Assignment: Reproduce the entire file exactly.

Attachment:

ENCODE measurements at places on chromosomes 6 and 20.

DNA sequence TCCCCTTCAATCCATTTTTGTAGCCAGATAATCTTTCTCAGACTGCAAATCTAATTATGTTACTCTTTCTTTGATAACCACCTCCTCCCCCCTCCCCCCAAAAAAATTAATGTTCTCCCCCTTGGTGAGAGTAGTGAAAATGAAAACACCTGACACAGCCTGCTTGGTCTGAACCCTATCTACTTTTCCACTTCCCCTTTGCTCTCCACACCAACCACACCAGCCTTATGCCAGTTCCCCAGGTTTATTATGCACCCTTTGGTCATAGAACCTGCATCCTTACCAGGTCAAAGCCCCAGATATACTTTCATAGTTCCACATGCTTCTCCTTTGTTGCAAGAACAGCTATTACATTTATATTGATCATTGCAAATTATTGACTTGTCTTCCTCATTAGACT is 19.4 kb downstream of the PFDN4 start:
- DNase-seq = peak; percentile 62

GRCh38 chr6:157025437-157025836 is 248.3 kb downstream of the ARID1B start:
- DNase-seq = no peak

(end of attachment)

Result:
ENCODE measurements at places on chromosomes 6 and 20.

DNA sequence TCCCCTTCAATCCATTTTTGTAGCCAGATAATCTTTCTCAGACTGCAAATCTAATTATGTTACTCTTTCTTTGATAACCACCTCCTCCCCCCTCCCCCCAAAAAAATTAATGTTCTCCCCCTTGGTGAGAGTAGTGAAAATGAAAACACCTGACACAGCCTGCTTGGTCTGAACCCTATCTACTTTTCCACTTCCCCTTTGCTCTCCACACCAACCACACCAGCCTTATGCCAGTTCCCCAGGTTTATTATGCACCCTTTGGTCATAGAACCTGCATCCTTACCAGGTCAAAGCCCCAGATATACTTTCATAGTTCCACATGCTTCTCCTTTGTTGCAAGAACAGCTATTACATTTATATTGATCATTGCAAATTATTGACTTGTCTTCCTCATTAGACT is 19.4 kb downstream of the PFDN4 start:
- DNase-seq = peak; percentile 62

GRCh38 chr6:157025437-157025836 is 248.3 kb downstream of the ARID1B start:
- DNase-seq = no peak